No doubt there are several reasons why headlines often state what they do, but one of them must be to grab a potential reader’s attention. I receive pushes from several major news sources, and one crossed my desk on July 24 that really caught my attention. It simply stated, “A stalled recovery,” and it went on to state that the “mini-recovery seems to have ended” and that there were multiple economic indicators in support of that statement. As a matter of record, this news push (not the complete article) only stated one reason, and that reason was that claims for unemployment benefits had flatlined in recent weeks.
Going from a flattening in new claims for unemployment to the end of the nascent recovery is quite a leap. Economic trends rarely move in straight lines, whether the trend is heading up or down. It is not at all unusual for an economic indicator to pause or even temporarily reverse direction within the context of a larger trend, which means a pause in the decline in new claims means nothing other than there was a pause in the decline in new claims. It is much too early to speculate that the pause in the decline in new claims means that the recovery is over.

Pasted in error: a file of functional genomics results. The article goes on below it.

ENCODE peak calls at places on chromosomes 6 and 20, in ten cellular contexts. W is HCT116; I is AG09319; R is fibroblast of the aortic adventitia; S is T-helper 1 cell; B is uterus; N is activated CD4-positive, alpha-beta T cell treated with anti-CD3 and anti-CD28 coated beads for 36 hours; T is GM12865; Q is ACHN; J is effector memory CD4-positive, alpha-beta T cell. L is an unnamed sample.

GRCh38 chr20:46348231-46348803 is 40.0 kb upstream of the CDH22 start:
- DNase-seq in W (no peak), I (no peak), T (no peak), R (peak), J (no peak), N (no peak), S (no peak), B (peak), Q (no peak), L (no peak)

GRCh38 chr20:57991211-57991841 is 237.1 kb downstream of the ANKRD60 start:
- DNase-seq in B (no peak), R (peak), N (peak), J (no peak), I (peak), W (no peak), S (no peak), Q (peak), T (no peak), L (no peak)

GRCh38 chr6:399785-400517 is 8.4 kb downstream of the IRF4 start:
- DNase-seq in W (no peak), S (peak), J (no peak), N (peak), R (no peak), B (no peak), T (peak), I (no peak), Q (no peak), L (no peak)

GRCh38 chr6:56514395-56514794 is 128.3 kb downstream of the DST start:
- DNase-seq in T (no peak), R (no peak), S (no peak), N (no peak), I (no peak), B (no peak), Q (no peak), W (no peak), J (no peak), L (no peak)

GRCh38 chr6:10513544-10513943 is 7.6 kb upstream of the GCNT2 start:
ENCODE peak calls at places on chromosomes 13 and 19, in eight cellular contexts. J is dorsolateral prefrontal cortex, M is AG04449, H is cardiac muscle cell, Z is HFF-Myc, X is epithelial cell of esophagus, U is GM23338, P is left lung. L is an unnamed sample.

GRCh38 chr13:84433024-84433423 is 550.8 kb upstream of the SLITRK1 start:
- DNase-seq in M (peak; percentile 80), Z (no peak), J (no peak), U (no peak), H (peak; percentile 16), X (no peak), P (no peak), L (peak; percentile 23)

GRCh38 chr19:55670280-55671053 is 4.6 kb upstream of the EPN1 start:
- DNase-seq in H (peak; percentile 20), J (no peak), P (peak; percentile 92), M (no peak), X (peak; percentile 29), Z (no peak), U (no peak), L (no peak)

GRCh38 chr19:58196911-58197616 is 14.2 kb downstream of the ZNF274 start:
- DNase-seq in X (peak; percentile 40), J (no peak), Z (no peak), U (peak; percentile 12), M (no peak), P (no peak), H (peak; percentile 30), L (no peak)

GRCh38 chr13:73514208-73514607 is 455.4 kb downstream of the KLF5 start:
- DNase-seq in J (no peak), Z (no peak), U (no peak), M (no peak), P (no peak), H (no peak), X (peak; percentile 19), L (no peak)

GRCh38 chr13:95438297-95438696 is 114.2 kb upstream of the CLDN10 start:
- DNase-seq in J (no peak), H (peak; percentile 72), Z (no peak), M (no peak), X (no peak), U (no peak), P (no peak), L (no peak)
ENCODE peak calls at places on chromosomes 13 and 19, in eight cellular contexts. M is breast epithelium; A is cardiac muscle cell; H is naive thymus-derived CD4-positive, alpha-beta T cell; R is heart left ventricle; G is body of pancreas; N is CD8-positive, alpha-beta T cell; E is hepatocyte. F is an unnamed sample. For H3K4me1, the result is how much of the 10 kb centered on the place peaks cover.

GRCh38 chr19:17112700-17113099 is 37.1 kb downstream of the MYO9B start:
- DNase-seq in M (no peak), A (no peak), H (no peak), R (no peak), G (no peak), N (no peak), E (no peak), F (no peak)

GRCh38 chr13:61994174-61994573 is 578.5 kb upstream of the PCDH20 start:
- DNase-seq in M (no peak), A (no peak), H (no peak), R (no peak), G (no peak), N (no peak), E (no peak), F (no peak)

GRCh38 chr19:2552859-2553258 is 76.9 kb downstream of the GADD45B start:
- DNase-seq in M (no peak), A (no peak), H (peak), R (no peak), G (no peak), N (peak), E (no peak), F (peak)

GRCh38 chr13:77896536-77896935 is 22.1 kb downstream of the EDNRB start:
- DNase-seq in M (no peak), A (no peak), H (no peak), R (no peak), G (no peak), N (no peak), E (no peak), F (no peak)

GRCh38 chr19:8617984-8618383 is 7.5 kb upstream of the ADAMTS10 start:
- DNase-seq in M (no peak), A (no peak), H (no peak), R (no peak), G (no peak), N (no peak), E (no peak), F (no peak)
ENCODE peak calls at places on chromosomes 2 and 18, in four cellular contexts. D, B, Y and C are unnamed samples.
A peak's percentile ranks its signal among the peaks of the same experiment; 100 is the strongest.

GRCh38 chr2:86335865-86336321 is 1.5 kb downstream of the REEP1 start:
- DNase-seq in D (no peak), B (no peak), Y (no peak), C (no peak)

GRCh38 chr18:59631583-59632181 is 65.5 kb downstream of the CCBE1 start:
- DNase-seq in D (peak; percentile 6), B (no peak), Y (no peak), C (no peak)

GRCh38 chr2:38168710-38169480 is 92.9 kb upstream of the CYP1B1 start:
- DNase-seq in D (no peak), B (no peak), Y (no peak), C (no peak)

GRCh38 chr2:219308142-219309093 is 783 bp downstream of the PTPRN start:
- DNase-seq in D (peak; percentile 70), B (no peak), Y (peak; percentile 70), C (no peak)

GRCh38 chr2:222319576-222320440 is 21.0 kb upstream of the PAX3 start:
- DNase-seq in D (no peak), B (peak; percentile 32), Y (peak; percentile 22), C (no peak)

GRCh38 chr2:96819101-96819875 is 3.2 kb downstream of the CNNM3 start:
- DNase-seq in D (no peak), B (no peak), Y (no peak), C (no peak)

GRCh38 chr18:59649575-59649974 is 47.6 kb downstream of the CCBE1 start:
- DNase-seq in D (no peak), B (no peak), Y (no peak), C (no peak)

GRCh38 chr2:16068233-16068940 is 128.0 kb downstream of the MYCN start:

It is also important to note that it is not at all unusual for the number of unemployed people to go up in July. The number of people unemployed in July has gone up 8 out of the last 10 years, with an average increase of 1.54% from June. Stability in July seems like it might be a good thing rather than signaling the end of the recovery.
Our forecast calls for GDP to move up slightly in the third quarter of 2020. We will closely monitor our dashboard of leading indicators for July to see if they stay green and therefore indicative of ongoing recovery. Subscribers will be the first to know the results through our onDemand portal, which is updated as the data comes in. Others will find out afterward through subsequent blogs and TrendsTalk. For now, the leading indicators are signaling more recovery, and we encourage readers to track the trends and to beware of the headlines.